It stated that he died on June 8, 1944.  The telegram concludes with the words:  Letter follows.

Chet’s widow Shirley wanted more information about her husband’s death.  She wrote to the war department on July 10 asking for confirmation and more details.  

On July 27, 1944, just seven weeks after the training accident that would claim Chet Dean’s life, Shirley got a letter with the additional details:

"Dear Mrs. Dean

I have your letter of July 10 and want to thank you for writing me concerning your husband, Cpl Chester T. Dean. It is true, Mrs. Dean, that your husband is dead. The war department did not make a mistake.

I buried him with the ceremony appropriate to military funerals and then in addition to that, we had a memorial service in the company for him. The entire company was present, together with others from the battalion. The battalion commander was present. There were some beautiful tributes paid to your husband.

I only wish I had them recorded to you could hear what they said. But, knowing him to be the man that he was, you do not need them, do you? We held you and other loved ones before the Throne of God in prayer. And Chester's good life and devotion to God has been an inspiration to many others since that service to a closer walk with God. He was always in my services as often as duty would permit.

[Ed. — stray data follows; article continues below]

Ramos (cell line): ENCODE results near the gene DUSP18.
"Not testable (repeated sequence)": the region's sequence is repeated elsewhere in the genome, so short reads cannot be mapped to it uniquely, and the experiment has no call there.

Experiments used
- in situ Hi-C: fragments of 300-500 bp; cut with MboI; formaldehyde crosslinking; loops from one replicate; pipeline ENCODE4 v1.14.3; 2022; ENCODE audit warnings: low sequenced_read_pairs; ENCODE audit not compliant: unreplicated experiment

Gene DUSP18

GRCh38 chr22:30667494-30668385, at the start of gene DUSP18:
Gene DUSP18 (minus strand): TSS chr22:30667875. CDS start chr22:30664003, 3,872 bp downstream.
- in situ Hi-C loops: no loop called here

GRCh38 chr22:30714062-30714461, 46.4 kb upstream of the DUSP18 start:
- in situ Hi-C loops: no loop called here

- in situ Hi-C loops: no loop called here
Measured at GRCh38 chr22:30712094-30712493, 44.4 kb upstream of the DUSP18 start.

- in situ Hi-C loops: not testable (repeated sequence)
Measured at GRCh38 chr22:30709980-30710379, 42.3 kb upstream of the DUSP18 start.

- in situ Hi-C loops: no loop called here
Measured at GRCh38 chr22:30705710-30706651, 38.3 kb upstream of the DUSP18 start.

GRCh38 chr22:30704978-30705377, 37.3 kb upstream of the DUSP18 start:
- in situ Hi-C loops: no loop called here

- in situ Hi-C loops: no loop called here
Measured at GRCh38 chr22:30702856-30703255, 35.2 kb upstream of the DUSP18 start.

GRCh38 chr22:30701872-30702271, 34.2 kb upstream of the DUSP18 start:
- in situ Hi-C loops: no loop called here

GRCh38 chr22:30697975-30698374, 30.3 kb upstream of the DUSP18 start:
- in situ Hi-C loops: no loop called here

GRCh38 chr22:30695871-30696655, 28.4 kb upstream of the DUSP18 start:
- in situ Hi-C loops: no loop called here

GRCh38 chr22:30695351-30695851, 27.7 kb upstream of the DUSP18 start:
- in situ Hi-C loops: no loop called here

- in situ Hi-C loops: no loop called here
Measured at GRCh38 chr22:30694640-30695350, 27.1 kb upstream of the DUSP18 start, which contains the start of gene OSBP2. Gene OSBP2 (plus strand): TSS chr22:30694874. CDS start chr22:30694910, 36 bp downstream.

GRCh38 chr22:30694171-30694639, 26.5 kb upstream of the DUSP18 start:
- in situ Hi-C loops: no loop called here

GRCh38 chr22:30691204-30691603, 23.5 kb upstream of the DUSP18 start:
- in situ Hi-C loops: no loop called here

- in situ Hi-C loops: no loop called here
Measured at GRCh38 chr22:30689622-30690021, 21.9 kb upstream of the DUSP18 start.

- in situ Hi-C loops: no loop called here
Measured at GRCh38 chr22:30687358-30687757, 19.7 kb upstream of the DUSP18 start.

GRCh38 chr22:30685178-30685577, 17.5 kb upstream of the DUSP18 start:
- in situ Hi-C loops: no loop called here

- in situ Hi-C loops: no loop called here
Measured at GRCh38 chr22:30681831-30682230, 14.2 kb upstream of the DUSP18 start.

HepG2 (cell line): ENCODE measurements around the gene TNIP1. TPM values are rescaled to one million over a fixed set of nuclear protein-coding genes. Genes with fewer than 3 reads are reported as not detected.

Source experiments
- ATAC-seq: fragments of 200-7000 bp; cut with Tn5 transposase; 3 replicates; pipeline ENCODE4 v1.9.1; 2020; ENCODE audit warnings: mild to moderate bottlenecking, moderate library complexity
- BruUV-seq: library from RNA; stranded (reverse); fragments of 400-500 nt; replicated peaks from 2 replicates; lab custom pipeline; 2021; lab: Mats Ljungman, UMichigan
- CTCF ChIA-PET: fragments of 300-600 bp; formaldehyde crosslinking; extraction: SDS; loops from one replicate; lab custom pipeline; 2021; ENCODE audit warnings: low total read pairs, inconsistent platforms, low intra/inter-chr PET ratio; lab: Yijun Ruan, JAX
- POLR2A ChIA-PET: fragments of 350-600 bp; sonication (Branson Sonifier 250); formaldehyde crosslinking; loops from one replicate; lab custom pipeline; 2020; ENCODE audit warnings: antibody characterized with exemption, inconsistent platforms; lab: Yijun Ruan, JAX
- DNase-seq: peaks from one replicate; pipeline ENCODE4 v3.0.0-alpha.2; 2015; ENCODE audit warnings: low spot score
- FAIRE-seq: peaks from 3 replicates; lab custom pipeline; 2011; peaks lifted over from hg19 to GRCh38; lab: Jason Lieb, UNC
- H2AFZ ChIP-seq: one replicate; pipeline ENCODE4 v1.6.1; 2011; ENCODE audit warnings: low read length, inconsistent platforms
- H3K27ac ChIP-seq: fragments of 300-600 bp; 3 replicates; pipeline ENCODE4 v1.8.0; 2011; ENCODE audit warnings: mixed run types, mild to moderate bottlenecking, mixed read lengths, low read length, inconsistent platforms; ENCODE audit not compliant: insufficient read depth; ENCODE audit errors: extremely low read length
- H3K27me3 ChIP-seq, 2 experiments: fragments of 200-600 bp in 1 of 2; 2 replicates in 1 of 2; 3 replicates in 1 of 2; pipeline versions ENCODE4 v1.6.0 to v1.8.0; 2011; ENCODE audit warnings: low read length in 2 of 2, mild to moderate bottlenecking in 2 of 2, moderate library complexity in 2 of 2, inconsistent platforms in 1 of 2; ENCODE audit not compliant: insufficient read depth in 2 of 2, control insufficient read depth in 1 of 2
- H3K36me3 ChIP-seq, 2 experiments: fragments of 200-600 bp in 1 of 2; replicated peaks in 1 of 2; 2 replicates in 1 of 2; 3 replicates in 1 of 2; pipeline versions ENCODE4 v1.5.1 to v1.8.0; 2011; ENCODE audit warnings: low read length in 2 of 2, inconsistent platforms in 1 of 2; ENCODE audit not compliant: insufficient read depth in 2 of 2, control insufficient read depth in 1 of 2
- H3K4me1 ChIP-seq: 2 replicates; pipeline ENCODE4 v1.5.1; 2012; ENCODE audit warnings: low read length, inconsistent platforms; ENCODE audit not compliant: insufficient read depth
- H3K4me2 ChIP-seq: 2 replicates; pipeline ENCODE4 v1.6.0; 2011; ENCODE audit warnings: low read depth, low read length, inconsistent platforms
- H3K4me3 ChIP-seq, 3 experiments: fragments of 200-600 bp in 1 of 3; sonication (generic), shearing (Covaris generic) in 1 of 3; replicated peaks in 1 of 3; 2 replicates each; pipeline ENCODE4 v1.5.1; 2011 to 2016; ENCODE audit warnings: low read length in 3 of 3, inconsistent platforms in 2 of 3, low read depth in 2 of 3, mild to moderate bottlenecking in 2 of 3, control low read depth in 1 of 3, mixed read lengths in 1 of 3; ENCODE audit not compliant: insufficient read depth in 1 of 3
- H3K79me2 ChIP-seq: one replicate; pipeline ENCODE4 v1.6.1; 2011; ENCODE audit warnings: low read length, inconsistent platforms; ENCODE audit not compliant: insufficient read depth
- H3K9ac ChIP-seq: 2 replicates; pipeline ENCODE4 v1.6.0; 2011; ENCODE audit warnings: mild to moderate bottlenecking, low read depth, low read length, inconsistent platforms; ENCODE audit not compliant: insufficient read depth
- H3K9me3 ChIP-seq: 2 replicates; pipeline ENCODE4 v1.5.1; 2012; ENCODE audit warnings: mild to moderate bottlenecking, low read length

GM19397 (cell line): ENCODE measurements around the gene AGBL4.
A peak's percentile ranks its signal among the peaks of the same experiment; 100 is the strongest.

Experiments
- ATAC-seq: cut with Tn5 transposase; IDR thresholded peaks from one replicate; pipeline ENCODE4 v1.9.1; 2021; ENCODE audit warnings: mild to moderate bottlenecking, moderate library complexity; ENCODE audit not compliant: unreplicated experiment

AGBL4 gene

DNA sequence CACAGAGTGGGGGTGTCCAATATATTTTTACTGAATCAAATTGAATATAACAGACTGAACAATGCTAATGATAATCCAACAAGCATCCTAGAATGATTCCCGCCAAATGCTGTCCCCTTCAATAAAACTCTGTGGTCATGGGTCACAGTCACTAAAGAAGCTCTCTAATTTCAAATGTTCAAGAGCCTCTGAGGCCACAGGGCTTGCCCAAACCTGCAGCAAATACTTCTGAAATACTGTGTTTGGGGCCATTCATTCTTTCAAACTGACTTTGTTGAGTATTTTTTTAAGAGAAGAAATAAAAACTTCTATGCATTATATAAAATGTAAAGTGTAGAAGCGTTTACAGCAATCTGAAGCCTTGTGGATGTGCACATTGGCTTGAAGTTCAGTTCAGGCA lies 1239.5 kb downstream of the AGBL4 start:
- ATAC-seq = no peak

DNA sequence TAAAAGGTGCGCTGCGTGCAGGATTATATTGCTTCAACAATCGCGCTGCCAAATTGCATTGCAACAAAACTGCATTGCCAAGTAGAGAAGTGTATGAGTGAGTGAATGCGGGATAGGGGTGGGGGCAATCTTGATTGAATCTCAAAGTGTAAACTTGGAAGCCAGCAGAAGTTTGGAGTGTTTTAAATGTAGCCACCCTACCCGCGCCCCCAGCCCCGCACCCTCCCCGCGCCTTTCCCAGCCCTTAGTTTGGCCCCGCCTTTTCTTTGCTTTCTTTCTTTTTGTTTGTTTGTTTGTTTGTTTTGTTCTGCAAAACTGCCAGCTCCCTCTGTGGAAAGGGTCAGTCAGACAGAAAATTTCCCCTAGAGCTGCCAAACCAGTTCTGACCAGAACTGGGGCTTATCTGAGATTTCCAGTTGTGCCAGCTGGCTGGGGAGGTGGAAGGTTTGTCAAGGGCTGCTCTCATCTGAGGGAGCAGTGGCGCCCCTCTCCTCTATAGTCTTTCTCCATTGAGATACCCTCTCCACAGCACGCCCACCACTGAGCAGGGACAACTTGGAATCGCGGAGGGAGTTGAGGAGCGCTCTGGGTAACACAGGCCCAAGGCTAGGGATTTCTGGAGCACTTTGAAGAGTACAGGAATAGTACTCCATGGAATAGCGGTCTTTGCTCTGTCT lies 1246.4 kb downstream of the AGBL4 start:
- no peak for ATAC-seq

It was an unfortunate accident that caused his death. More than that I cannot say. But it was very encouraging to hear the company commander say that he was one of his very best men and that he wished he had a whole company of men like him. We all felt the same way.

His last hours were not spent in suffering. He died an easy death. We did all we could for him."

Chet Dean was born in northern New York, died in Wales, was married, served in the military, and paid the ultimate price. His brother and sisters kept his memory alive by tending to his gravesite in my hometown of Port Leyden.  

My father and my uncle see to it that his grave marker is kept clean and place flowers on that grave as well as many other graves of family members every year, especially on Memorial Day.

I never got a chance to know this man.  But I will take comfort from the words the company commander used that were included in the letter Chet’s widow received:  “he wished he had a whole company of men like him.”  

By knowing Chet’s surviving siblings, my family did have a group of people just like him.  Vera, Mary, Vaughn, Myrtle, Peachy, and Charlie were caring people who loved their families, and who enjoyed a good hearty sense of humor.  

That’s a pretty good legacy.

Steve Newvine lives in Merced.  

His book Finding Bill, is about his uncle who served in the US Army during the Vietnam War.  

He is indebted to the website http://russpickett.com/history/nylewis.htm for providing many of the details in this column.  Research was also done on the archives of the Lowville Leader and Lowville Journal and Republican newspapers through nyshistoricnewspapers.org